And hey, they consented. What next? Hey, in my university biology class, the prof taught the whole process of digestion, elimination, etc using beer as an example. I guess he shouldn’t have just talked to us about it, or assumed we knew what it felt like (effect of beer on kidneys, cognitive processes etc)… he should have brought cases of beer into the classroom and had us all EXPERIENCE IT. I have no doubt that a lot of kids would have LOVED to try, and loved the teacher. And I have no doubt that it is wrong.

    At this point, I don’t care if someone has a bible, is an atheist or whatnot. He isn’t fit to babysit let alone “teach” kids.

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  6. [...] Archive Zola is in a hospital in FloridaScripture Study–A NOM paradigm at The Cultural HallTorturing children, the Constitution, and a teacher’s duty to protect children Millard Fillm… Tags bible study the bible study bible bible school bible teach This product is also listed in [...]

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  7. [...] at Millard Fillmore’s Bathtub Ed Darrell’s got some interesting updates, including picutres and technical specifications for the device Freshwater used to brand the kid. Liberals will object, but you know what they say: spare the High Frequency Generator Detector, [...]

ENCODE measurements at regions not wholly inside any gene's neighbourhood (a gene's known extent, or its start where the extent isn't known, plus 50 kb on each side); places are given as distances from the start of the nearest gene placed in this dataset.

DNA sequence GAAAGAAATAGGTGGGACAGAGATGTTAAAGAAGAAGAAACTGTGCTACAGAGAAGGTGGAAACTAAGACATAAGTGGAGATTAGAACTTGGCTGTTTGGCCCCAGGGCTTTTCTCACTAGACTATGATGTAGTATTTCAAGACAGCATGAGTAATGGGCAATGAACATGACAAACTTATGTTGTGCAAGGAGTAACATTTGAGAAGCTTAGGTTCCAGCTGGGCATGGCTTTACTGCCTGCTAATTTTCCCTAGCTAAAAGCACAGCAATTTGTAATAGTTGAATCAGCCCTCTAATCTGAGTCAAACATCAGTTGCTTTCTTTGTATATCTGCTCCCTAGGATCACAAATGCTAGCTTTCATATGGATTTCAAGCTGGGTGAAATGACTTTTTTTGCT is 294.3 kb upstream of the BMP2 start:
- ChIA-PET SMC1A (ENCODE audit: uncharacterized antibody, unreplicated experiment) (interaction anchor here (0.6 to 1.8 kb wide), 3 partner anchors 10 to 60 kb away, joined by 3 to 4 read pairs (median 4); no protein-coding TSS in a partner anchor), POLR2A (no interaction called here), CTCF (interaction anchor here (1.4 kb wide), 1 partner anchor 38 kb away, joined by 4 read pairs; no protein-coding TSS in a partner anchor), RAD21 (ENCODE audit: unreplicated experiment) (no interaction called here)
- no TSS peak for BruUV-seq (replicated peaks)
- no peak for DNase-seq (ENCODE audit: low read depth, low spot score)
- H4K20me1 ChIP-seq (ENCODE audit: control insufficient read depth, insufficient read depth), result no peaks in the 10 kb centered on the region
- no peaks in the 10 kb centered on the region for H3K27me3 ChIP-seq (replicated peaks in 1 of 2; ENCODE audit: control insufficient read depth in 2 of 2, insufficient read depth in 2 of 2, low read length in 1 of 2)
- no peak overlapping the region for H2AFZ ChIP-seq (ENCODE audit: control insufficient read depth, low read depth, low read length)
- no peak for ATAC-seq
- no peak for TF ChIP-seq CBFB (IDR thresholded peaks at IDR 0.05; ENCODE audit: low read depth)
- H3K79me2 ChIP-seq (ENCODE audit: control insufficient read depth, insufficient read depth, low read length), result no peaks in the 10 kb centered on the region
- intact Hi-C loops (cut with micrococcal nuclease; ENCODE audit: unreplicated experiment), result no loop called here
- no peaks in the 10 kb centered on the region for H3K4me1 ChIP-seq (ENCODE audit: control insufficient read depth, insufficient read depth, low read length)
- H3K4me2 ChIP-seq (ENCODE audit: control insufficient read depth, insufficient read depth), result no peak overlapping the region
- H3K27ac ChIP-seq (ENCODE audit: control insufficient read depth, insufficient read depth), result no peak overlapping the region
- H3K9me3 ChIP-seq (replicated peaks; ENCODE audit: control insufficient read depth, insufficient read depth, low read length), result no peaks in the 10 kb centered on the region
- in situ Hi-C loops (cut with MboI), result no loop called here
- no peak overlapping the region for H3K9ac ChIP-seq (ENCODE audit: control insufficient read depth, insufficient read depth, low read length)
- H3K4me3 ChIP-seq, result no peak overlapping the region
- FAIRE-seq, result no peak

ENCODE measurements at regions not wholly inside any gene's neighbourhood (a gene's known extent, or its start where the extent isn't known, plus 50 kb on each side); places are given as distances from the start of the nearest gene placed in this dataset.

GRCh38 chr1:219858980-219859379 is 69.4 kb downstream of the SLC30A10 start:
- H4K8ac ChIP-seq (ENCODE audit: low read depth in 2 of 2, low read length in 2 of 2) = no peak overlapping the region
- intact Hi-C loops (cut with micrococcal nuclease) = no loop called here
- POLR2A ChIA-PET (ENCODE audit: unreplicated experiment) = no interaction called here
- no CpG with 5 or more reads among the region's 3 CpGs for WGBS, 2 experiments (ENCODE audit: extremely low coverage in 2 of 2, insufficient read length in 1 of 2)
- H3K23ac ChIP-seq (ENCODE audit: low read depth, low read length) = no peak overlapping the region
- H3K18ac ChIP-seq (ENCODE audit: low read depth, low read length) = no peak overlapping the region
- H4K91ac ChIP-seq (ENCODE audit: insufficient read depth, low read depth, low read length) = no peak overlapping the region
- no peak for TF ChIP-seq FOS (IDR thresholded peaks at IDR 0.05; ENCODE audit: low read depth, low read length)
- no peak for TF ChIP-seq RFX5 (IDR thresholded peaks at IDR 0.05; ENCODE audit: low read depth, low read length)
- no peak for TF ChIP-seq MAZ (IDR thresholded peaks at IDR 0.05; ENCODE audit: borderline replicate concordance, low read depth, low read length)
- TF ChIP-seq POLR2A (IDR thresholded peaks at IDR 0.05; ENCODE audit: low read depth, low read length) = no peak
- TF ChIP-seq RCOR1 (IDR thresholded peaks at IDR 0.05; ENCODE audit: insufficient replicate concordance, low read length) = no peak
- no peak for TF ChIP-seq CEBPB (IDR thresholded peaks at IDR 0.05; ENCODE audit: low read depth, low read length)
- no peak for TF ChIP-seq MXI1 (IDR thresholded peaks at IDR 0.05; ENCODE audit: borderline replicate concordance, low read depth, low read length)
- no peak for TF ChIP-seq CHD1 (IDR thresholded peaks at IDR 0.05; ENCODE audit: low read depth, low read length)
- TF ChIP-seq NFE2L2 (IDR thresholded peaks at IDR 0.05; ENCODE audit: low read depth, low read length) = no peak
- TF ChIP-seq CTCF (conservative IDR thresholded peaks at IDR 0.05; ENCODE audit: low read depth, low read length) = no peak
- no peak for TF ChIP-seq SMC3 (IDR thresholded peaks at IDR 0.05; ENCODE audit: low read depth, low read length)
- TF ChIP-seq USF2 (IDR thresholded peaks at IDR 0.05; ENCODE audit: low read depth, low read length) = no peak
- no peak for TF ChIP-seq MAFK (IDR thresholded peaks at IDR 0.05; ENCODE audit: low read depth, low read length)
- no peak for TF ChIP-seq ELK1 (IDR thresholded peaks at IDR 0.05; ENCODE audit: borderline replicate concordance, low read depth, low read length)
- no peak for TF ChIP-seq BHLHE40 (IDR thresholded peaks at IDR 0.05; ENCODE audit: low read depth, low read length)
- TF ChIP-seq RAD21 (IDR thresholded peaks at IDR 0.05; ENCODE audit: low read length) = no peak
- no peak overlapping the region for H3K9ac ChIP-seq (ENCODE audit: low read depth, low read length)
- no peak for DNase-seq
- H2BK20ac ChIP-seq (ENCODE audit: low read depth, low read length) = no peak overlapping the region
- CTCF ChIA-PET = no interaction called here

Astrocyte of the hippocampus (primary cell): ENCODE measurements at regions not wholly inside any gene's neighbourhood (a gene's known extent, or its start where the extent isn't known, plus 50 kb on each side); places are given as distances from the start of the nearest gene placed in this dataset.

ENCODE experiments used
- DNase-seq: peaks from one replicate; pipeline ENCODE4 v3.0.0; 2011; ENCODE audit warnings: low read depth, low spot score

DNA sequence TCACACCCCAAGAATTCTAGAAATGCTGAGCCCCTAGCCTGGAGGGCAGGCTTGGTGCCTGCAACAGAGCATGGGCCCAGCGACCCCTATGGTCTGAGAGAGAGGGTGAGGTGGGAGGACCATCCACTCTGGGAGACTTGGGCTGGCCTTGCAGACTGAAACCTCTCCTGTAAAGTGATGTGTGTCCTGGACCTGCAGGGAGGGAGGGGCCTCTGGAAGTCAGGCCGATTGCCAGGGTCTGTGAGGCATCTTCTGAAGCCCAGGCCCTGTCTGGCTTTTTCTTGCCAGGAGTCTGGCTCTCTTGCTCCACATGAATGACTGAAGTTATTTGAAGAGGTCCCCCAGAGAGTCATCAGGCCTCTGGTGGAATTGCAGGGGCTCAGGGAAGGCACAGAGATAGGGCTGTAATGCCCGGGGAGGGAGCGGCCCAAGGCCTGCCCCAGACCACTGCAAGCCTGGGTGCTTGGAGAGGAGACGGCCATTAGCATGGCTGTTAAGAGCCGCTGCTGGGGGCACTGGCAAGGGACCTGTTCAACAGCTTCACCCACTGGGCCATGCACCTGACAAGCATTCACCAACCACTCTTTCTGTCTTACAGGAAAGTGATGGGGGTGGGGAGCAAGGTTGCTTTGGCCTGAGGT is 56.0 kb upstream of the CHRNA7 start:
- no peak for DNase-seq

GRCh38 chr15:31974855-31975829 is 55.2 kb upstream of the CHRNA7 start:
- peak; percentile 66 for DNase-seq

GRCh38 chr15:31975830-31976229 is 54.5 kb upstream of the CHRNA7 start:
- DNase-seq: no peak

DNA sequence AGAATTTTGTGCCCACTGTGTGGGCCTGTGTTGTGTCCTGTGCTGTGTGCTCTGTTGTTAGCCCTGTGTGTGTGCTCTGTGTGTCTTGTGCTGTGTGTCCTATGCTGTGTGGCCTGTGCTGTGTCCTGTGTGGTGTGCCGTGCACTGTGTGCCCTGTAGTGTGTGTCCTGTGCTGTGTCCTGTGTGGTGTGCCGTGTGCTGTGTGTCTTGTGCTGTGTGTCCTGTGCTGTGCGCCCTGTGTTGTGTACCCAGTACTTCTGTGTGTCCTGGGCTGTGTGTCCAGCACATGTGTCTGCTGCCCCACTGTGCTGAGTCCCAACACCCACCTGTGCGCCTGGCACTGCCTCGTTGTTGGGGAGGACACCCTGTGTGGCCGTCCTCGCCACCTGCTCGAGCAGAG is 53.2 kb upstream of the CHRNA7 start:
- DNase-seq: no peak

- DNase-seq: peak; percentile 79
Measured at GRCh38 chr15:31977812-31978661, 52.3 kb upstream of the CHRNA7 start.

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  8. Fox1 says:

    BULLSHIT. MY MATE HAS AN ELECTRICAL ENGINEERING DEGREE FROM MIT AND LAUGHS AT YOU.

    I dunno whether this or his professed atheism is more credible. Also, I wonder why he types like a brit/aussie/whatever with a stuck caps-lock key, about half the time.

    aTheist, I notice that, on Paul’s blog, someone asked you if you’re willing to deny the holy spirit. I think that’s jumping to combative acid tests rather abruptly. I’d settle for something simple like: state a 1 to 2 sentence summary of your basic position on this issue, then stick to it for 2 or 3 posts in a row.

    You can’t seem to decide if your objection to this is on tactical grounds (it’s bad for atheists), bad for moral reasons (we’re all a bigoted mob), on shaky legal ground (prayer in school is A-OK), if he should be fired, but with the right paperwork, if he should not be fired, because slight injuries to students contrary to a piece of equipment’s usage directions are fine as long as your MIT friend says there’ll be no lasting harm….. I dunno, pick one.

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  9. Ed Darrell says: